Friday, 14 October 2011
Five Common CV/Resume Mistakes People Make
1. NOT TAILORING YOUR CV
The biggest mistake people make is not tailoring their CV to the job they are applying for. Many job seekers develop one version of their CV, which they submit for every position. By sending the same version of your CV for each type of role, you risk falling short of the mark when it comes time for the employer to sift through the pile of CVs on their desk. Only those CVs that directly match the role will be considered and if yours doesn't match, you won't be invited for an interview.
Although your qualifications, skills and experience remain the same, the way in which you present the information for different positions will vary. When applying for a senior role, for example, you'll need to highlight your supervisory and management experience. Applying for a lower level position, however, will require you to tone these down.
2. INCLUDING UNNECESSARY PERSONAL INFORMATION
Including personal information such as marital status, date of birth and religious affiliation is not required in most English-speaking parts of the world. Anti discrimination legislation means employers are not allowed to discriminate on the basis of marital status, age and religion so there is no need to include such information in your CV.
The only exceptions would be in the case of applying for a specialised role such as a pastoral counsellor, for example, where including details of your religious affiliation and training would be beneficial and may even be part of the selection criteria.
3. NOT USING KEYWORDS
The use of keywords in your CV is essential, particularly if you are applying for a role via a recruitment agency or larger company. Many recruitment agencies and large companies use specialised software that can scan CVs looking for keywords that relate to the role they are seeking to fill. If your CV fails to contain the necessary keywords, you won't be considered for the role at all.
Check the job advertisement for the keywords and be sure to include these in your CV. If the job advertisement doesn't contain enough information about the keywords, contact the recruiter and ask them exactly what they're looking for. Keywords should be included throughout your CV including in your CV's job title, objective, skills summary, overview, task descriptions and education/training sections.
4. SPELLING AND GRAMMAR ERRORS
If you are preparing your CV on your own, be sure to use spell check to correct errors and then have it checked by at least two other people. Relying solely upon spell check can be disastrous since many words contained in CVs are not recognised or can be misinterpreted by spell check.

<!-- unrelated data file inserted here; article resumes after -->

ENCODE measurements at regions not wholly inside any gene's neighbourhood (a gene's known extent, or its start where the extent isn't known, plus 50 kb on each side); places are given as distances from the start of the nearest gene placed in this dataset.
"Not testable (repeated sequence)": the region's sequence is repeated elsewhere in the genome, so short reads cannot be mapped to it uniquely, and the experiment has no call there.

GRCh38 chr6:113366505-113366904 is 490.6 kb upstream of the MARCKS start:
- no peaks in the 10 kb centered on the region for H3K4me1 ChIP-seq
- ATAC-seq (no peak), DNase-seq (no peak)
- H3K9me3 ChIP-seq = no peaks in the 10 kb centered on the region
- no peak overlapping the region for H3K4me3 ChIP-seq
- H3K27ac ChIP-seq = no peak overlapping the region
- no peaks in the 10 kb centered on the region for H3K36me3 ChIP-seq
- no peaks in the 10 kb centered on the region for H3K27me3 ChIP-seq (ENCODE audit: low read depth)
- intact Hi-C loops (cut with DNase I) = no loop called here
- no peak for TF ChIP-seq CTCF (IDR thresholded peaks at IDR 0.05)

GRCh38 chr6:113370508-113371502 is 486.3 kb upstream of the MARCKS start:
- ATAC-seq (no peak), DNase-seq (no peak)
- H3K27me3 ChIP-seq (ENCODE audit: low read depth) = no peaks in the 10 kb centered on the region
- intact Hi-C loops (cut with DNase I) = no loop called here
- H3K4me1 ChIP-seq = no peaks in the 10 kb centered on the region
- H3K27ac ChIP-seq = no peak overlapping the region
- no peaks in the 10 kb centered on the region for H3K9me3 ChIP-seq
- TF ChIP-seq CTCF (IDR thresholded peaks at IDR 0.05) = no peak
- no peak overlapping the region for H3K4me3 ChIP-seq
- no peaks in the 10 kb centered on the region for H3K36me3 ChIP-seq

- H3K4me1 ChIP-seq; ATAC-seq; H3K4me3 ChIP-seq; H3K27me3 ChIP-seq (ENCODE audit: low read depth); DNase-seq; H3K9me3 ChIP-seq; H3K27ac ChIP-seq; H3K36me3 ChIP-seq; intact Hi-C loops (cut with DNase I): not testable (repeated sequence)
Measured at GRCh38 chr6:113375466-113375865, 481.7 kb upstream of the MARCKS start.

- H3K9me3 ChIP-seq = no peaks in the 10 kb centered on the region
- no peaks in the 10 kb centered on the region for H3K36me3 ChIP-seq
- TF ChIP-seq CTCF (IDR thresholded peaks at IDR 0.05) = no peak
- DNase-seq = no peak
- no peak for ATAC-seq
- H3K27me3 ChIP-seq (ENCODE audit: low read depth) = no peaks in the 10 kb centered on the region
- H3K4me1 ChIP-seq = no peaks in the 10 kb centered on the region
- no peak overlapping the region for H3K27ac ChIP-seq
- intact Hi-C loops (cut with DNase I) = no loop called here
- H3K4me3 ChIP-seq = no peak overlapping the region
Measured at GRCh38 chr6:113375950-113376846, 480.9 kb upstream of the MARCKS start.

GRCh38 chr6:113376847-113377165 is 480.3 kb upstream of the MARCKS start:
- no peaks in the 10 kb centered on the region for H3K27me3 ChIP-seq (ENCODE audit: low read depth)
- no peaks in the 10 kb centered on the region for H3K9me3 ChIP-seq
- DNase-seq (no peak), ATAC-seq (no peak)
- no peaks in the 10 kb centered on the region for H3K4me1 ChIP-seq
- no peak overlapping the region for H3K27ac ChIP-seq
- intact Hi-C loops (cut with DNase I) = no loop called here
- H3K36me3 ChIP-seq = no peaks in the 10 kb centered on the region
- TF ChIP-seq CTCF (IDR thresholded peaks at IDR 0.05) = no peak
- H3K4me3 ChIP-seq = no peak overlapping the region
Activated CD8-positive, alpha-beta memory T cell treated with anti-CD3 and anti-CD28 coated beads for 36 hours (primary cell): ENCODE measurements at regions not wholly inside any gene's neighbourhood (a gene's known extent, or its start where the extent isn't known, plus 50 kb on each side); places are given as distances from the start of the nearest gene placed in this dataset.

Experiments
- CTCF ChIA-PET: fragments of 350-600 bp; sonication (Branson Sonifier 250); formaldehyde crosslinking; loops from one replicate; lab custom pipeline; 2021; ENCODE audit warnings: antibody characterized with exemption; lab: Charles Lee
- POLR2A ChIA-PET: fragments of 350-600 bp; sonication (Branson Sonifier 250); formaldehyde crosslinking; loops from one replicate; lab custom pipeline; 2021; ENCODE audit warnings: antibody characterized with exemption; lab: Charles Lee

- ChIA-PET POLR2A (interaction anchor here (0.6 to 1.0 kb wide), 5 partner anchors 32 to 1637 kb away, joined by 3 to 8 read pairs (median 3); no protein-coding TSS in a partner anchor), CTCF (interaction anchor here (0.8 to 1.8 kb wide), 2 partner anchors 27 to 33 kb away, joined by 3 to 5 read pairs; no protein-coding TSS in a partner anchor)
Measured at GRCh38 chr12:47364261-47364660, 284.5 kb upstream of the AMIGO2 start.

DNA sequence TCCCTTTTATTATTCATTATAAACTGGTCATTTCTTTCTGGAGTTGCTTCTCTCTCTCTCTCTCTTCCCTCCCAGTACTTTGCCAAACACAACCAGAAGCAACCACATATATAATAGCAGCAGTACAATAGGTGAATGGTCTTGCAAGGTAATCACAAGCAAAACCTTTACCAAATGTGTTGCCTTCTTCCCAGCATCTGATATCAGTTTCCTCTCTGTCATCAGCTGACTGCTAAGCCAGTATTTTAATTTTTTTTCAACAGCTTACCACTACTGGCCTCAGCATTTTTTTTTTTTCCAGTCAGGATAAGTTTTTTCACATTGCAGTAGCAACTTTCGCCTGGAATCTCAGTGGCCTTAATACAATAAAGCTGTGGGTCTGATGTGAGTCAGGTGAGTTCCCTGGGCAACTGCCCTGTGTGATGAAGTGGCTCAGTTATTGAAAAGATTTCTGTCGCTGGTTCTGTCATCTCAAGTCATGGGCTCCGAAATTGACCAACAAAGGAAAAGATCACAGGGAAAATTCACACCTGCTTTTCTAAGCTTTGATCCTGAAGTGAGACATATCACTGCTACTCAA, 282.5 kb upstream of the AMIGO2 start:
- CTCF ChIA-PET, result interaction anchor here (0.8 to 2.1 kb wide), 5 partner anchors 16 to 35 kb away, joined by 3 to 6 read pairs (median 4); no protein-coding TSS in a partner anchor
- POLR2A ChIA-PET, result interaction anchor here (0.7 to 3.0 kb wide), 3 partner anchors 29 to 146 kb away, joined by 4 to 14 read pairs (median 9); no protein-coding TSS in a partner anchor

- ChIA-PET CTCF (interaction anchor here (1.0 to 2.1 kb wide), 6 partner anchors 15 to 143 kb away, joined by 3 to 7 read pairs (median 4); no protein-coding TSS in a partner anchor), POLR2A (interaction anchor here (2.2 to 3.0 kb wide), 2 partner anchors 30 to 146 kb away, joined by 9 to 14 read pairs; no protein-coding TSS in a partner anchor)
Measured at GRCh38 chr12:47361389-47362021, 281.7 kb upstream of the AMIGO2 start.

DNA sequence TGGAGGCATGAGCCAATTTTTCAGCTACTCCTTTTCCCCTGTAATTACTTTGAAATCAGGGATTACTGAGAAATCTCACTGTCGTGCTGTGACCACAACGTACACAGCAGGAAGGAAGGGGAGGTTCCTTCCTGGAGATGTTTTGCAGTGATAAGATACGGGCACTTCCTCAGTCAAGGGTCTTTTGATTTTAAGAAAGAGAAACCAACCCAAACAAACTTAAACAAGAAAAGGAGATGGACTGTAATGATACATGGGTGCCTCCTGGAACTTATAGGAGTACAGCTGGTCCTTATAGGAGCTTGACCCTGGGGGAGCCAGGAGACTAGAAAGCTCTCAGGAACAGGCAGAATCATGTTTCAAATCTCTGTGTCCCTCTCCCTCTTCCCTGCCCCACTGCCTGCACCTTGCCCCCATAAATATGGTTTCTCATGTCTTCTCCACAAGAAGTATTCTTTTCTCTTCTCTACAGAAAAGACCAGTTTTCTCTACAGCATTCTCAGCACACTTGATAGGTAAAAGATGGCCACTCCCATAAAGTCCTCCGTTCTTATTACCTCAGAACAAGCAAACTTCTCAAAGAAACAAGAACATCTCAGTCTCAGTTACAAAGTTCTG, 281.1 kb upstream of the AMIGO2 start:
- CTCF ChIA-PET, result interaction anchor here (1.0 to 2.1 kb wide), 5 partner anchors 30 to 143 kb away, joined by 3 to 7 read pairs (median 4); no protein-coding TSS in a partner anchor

If English is your second language, poor grammar is a particular issue you may need to be aware of. Having a native English speaker check the grammar in your CV is vital. An employer will immediately pick up on your less-than-perfect English-language skills even if your spoken English skills are superior.
5. INCLUDING HOBBIES AND INTERESTS
With the exception of students or teens looking for their first part time job, including a section in your CV about your hobbies and interests is not recommended. Employers don't need to know you enjoy crocheting, archery and travelling in your spare time.
If the position you are applying for calls for someone with knowledge and experience in one of your hobby and interest areas, highlight this in the summary or overview section of your CV rather than under a 'Hobbies and Interests' heading.
For students or teens with limited or no previous work history, it can be useful to include hobbies and interests as these can demonstrate desirable qualities to an employer. Involvement in a sporting team demonstrates team-work skills, an interest in animals can indicate compassion and an interest in cycling can show you are fit and healthy. It is not advisable to include hobbies and interests that could be detrimental such as listing 'going to parties' or 'hanging out with friends' since these add nothing to your application.
There are many resources available online to help guide you through the process of creating a professional resume. If you need help, consult a career counsellor or resume/CV writer. They will be able to develop a professional CV taking into account your qualifications, skills and experience together with the kinds of roles you will be applying for.